" (on a nearly-flawless contemporary forging of a unique copy of Galileo's "Sidereus Nuncius") in last week's New Yorker and I'd like to read more journalism/non-fiction like it.
The article really reminded of The Club Dumas
/The Ninth Gate
and had many things I really enjoy in fiction:
-A ingenious, brazen scheme that fools even experts.
-A colorful cast of characters (book dealers, thieves and gangsters, religious officials) and settings (a rare book shop in Argentina, the Vatican library, the homes of eccentric rich people)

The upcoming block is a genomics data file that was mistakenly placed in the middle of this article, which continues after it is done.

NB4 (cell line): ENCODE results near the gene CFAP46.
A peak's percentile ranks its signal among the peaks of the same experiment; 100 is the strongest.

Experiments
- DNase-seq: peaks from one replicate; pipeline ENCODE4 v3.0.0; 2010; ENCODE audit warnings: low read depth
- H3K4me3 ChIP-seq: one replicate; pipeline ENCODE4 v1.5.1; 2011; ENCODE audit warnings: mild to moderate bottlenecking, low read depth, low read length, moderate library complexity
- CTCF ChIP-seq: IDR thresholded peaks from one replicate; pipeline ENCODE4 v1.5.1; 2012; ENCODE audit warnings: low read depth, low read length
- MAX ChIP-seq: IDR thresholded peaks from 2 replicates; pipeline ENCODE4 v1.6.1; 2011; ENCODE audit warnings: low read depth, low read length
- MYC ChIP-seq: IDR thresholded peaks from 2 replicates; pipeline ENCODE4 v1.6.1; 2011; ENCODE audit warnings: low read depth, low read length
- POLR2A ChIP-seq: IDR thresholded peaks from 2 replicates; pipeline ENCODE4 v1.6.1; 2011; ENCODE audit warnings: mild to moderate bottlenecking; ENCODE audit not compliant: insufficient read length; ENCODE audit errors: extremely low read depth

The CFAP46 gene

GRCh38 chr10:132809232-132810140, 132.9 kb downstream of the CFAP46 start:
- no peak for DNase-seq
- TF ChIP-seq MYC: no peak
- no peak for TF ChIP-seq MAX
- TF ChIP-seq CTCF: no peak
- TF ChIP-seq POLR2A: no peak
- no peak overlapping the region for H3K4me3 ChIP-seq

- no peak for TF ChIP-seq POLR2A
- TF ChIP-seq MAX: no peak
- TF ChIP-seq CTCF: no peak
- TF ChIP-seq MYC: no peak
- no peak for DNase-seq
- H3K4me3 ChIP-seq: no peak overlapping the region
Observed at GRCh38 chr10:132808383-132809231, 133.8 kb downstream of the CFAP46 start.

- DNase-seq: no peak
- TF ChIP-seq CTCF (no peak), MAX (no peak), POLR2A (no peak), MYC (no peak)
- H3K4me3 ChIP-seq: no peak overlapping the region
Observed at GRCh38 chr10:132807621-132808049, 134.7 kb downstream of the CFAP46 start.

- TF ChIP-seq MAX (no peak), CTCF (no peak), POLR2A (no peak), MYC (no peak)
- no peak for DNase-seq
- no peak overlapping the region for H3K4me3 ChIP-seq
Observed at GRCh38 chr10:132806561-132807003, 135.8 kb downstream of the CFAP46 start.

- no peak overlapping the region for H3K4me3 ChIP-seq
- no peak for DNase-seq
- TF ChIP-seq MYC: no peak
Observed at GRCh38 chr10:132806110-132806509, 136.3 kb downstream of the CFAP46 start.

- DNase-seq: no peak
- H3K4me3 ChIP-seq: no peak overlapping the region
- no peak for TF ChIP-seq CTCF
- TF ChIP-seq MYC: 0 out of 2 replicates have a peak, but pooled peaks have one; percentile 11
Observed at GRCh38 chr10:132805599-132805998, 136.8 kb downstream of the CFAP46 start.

-A rhythm to the story: the forgery is suspected, the scheme unravels, the techniques are revealed, etc.
So I'd like to read more things like that. Preferably longform journalism than entire non-fiction books, but if they're particularly good, why not.
It doesn't have to be about the same topic or themes, just the same sort of combination of complex plans, detective work (not necessarily by actual detectives) and interesting people and places. Just for reference, I would consider Ben Macintyre's Operation Mincemeat
along similar lines.
I'd really prefer not to read anything particularly grim or depressing and nothing with sexual assault of any sort.